When it comes to semantics it's a miracle we communicate at all. Dracula is the ultimate Gothic Romance. Victoria Holt's books are merely romantic mysteries. in MY humble opinion.
I think the keyword we shouldn't forget is "romance". The main type is the gothic "novel", or even gothic "literature", which clearly Dracula belongs to, but bianca_notte's question was about the appeal of gothic romances.

While looking up the differences in the various gothic subgenres, I came across several interesting quotes which I'd like to share here.

The Encyclopedia of gothic literature in an excerpt from the chapter "female Gothic":
Quote:Female Gothic romance is a major strand of Gothic literature that expresses sympathy for a female protagonist who is oppressed by a VILLAIN or patriarchal authority figure through STALKING, abusive relationships, or outright persecution.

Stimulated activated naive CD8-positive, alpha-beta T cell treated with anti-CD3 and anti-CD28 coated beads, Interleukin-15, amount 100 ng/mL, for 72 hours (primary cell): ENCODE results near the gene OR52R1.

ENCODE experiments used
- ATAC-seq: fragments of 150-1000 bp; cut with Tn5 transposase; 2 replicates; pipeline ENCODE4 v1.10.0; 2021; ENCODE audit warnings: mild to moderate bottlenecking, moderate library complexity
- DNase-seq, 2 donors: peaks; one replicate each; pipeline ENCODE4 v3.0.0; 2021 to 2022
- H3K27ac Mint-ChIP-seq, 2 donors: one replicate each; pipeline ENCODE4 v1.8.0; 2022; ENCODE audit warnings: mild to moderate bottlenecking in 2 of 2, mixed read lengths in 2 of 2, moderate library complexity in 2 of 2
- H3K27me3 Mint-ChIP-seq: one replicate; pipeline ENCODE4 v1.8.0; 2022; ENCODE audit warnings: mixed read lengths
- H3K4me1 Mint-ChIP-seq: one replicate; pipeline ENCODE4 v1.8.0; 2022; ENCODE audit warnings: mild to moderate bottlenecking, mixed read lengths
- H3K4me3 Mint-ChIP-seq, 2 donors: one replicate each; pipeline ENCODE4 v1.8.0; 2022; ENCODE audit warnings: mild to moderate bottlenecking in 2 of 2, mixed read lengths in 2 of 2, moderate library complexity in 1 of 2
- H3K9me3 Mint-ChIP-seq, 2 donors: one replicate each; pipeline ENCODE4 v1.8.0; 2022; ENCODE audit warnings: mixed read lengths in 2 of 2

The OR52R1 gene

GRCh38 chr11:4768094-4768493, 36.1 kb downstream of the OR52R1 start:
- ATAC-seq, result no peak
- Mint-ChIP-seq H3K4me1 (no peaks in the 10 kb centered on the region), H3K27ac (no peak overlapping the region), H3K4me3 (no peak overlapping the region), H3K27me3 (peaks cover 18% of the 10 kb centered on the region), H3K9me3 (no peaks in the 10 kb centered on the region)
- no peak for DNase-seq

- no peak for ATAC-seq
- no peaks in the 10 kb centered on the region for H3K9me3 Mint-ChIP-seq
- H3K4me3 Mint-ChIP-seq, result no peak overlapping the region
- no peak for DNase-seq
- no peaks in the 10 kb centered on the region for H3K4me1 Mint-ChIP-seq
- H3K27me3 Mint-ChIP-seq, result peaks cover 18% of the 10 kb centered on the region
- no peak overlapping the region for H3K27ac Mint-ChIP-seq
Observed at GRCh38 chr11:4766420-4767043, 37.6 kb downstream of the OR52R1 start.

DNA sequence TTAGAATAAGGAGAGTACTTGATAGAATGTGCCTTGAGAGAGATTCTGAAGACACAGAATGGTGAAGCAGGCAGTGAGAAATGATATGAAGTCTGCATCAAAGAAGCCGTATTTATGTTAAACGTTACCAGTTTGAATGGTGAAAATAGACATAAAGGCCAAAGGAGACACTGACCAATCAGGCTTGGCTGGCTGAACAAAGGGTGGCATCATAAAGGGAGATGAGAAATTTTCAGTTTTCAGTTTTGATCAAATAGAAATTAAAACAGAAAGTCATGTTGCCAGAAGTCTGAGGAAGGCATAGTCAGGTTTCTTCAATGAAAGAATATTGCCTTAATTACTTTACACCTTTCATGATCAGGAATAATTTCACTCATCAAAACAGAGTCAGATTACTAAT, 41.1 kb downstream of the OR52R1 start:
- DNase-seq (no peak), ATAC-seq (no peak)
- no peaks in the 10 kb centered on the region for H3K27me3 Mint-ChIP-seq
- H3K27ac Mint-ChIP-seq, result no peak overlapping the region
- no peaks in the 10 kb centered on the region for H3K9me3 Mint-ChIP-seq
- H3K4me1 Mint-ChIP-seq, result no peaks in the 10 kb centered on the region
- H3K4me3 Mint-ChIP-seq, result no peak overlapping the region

The Free Dictionary says:
Quote:Gothic romance, type of novel that flourished in the late 18th and early 19th cent. in England. Gothic romances were mysteries, often involving the supernatural and heavily tinged with horror, and they were usually set against dark backgrounds of medieval ruins and haunted castles. The Castle of Otranto by Horace Walpole was the forerunner of the type, which included the works of Ann Radcliffe Radcliffe, Matthew Gregory Lewis and Charles R. Maturin, and the novel Frankenstein by Mary Shelley. Jane Austen's novel Northanger Abbey satirizes Gothic romances. The influence of the genre can be found in some works of Coleridge, Le Fanu, Poe, and the Brontës. During the 1960s so-called Gothic novels became enormously popular in England and the United States. Seemingly modeled on Charlotte Brontë's Jane Eyre and Daphne du Maurier's Rebecca, these novels usually concern spirited young women, either governesses or new brides, who go to live in large gloomy mansions populated by peculiar servants and precocious children and presided over by darkly handsome men with mysterious pasts. Popular practitioners of this genre are Mary Stewart, Victoria Holt, Catherine Cookson, and Dorothy Eden.

A companion to the gothic
sums up the Gothic romance conventions: